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Revamp to tackle culture of wildcard handouts
By Linda Pearce
January 4, 2006
The vexed annual issue of wildcard distribution is the latest to fall under Tennis Australia's strict new policy of accountability, with the decision to replace the current subjective system having potential ramifications for players such as the injury-plagued Mark Philippoussis and veteran Nicole Pratt.
Tennis Australia's director of player development Craig Tiley believes Australia has suffered from an unhealthy culture of handouts, typified by the number of phone calls he has received from players asking which wildcards they can expect for the summer's six local tour events.
By next January, there will be virtually no discretionary wildcards available. The only exception could be at the Australian Open where commercial considerations may mean tournament organisers retain the right to allocate one or two main draw invitations. Otherwise, a definitive set of qualifying rules and standards will be in place next year.
For example, if players win two Challenger events in Australia they would know the reward is a wildcard into, say, Adelaide, and the player with the year's best overseas Challenger record would be assured of inclusion in the main draw in, perhaps, Sydney.
Tiley has already instituted a five-fold increase in wildcard play-offs around the country in his six months in the job, but the former South African Davis Cup captain believes greater change is still needed.
"A wildcard is a privilege, not a right, and my bottom line is if you have had a long list of wildcards and you haven't done much with them, your time's running out, in a sense," said Tiley, who pledged more support for younger players if all else is equal.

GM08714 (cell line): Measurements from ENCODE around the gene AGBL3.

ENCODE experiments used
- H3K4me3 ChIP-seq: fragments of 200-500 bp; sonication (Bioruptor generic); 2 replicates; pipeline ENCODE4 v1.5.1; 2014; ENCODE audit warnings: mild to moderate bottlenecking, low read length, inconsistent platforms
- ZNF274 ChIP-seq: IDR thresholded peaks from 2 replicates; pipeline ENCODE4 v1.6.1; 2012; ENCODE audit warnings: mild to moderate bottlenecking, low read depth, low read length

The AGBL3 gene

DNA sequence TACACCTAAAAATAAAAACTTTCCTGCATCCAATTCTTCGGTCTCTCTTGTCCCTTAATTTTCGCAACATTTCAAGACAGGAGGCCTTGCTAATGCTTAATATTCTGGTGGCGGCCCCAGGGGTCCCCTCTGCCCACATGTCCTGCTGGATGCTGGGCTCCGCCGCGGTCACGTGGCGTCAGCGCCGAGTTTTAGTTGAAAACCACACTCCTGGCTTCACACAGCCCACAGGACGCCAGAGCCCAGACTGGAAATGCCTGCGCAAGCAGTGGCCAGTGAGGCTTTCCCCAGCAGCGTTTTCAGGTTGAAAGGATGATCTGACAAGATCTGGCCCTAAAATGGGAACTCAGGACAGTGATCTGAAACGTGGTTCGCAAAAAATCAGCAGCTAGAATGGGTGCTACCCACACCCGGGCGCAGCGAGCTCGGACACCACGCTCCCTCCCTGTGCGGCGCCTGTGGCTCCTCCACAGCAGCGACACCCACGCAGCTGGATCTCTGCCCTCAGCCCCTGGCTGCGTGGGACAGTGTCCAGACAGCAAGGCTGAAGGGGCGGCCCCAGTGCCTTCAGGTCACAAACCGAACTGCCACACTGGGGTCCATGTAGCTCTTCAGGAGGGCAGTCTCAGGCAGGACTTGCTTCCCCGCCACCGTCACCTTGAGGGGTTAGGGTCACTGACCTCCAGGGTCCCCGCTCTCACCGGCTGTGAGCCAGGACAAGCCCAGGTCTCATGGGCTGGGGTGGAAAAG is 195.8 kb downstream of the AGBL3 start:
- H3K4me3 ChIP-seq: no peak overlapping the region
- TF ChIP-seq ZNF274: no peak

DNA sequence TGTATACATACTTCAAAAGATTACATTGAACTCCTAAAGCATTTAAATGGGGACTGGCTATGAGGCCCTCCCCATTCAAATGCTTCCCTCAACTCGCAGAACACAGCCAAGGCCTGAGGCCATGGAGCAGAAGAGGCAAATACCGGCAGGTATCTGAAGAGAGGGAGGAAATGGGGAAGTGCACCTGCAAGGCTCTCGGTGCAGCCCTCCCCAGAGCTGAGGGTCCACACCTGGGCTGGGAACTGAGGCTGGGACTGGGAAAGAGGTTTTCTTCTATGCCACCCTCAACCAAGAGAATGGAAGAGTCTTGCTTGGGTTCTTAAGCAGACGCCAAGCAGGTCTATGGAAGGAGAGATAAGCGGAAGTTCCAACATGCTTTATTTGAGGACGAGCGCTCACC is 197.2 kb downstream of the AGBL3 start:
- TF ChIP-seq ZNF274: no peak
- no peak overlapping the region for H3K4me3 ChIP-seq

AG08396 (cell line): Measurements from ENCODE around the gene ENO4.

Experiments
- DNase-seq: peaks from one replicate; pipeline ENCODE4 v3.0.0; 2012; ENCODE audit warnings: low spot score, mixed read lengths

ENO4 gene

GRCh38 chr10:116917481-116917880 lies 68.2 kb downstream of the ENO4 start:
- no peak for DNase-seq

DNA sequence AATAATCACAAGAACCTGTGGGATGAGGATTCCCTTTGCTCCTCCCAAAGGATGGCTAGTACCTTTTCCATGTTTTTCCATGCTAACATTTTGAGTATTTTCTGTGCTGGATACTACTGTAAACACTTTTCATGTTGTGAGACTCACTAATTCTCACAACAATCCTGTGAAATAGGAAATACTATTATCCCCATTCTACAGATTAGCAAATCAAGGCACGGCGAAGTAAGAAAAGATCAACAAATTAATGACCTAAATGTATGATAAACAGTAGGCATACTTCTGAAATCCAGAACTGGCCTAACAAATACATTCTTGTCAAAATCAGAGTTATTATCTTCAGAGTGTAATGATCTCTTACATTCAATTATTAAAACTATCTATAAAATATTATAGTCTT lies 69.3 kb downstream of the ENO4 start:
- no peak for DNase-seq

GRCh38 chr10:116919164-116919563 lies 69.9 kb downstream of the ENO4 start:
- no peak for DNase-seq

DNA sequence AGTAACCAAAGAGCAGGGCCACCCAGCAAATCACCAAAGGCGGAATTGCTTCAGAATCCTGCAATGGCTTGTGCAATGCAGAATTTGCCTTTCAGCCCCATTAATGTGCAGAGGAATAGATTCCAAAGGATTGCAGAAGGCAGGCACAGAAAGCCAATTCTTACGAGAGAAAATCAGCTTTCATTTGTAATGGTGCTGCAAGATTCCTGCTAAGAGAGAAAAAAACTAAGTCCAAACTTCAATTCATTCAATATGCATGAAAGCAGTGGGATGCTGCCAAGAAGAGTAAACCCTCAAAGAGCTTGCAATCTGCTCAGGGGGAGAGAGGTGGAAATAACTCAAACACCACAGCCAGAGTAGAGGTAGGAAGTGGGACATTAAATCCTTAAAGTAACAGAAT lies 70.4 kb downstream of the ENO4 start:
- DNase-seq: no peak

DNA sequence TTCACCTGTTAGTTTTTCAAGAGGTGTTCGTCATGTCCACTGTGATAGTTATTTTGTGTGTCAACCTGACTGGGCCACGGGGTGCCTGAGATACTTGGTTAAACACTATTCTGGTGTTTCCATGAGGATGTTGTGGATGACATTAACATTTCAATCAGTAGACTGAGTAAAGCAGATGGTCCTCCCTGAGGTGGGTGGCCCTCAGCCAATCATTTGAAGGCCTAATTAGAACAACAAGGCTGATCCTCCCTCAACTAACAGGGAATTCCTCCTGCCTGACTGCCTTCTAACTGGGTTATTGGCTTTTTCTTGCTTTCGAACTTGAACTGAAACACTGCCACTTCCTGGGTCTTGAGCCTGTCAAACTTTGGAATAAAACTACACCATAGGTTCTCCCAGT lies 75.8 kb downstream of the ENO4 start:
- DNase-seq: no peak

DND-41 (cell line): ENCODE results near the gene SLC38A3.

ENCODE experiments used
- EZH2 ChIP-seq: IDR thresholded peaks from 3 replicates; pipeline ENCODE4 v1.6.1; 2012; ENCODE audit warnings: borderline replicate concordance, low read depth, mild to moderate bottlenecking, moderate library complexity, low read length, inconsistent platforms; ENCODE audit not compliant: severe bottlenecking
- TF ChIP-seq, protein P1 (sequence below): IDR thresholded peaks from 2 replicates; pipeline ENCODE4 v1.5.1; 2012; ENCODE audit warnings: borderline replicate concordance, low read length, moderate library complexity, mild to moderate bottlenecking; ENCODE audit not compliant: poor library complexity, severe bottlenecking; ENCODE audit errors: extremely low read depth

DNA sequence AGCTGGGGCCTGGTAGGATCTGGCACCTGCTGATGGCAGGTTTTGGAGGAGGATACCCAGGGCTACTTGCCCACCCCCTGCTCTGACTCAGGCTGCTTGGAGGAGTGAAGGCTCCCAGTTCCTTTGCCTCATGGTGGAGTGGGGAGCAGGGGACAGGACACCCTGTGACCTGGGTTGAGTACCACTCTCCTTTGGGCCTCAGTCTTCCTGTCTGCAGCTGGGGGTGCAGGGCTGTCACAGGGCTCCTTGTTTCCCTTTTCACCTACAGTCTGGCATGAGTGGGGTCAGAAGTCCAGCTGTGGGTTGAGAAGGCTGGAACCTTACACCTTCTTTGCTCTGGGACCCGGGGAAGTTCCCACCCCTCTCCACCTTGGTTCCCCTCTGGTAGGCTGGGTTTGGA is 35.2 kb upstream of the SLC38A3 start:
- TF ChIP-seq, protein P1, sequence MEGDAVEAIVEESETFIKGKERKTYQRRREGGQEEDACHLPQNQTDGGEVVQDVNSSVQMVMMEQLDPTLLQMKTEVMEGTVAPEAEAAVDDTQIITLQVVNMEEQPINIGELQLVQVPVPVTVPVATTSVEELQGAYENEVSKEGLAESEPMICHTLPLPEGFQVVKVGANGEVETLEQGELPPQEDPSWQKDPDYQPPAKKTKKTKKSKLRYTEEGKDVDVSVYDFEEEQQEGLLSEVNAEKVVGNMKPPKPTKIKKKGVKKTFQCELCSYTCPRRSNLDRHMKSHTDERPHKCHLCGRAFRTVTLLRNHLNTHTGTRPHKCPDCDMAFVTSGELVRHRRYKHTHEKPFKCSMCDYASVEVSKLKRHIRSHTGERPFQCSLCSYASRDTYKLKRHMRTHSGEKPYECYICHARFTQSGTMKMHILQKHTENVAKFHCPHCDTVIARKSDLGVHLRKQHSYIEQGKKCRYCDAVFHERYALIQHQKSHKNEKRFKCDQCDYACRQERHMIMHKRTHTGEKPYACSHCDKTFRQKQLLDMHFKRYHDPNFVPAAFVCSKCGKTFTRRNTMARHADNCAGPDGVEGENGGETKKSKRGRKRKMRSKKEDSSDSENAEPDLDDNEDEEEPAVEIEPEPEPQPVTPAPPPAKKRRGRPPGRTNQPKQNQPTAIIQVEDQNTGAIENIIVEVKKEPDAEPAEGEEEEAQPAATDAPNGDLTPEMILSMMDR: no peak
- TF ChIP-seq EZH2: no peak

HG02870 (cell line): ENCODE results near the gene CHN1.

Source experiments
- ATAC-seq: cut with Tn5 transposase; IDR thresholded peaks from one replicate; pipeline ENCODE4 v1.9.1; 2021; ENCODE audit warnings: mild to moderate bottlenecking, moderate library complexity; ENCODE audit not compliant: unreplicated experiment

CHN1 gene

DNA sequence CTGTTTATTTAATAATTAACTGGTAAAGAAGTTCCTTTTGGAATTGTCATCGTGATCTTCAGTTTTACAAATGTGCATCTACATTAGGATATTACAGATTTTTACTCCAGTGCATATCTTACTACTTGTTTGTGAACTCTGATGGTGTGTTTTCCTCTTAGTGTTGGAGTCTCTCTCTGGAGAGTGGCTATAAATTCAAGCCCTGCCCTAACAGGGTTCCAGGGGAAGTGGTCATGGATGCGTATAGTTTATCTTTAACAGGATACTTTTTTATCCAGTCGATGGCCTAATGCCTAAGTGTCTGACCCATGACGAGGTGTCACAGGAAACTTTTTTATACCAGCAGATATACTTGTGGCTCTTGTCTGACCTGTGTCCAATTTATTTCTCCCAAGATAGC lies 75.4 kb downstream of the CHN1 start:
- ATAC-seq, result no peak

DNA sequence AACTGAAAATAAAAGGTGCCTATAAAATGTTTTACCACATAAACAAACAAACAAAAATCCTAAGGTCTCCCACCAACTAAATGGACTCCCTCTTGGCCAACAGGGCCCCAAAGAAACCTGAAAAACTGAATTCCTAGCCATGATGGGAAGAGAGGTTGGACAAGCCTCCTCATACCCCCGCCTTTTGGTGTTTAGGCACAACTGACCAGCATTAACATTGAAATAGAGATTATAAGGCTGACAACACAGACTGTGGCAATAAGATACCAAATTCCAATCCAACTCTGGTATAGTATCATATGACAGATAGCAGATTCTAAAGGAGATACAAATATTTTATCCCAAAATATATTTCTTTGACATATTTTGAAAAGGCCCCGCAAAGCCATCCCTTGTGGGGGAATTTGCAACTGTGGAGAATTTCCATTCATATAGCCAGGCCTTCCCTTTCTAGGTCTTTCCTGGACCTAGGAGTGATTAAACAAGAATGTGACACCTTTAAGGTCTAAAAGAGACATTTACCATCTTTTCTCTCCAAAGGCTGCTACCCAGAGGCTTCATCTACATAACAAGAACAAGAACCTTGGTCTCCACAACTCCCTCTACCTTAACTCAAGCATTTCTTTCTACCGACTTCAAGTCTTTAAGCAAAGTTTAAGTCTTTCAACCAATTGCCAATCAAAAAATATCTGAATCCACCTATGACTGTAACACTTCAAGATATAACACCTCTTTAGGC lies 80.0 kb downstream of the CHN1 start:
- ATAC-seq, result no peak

"My objective is to create more accountability from the players, so that you get what you deserve. Before we've had way too much of a culture of handouts — at the end of the day, players should get help based on what they have done, on their ranking and results.
"We need to reward players based on facts, not opinions, and there will no longer be a subjective process next year. If there's objectivity there's no arguments — the results will do the talking. So if someone like Mark Philippoussis is one of those players who deserves it, he will get the reward, but if not then he won't."
The host nation will have only two men (Lleyton Hewitt and Wayne Arthurs) and one women (Sam Stosur) as direct main-draw acceptors when the Australian Open starts on Monday week. Philippoussis, now ranked 171st but still a massive local drawcard, is the only local player promised a wildcard so far. The last handful of recipients will be decided by results-rankings-age criteria in consultation with Open management and announced by the end of the week. Tiley said it had to be questioned whether players whose rankings were too low to gain entry to qualifying events deserved main-draw entry.
Two years ago, 15-year-old Olivia Lukaczewicz was ranked 870th when she was thrashed in the Open's first round by world No .1 Justine Henin-Hardenne, while Scott Draper has benefited from more wildcard favours than most during his career.
The changes would not affect existing Australian Open arrangements such as the annual donation to Asian players and the reciprocal deal with the French Tennis Federation. Two men's and two women's wildcards are set aside for locals who win the training camp play-off or perform best on the Kia Pro Circuit.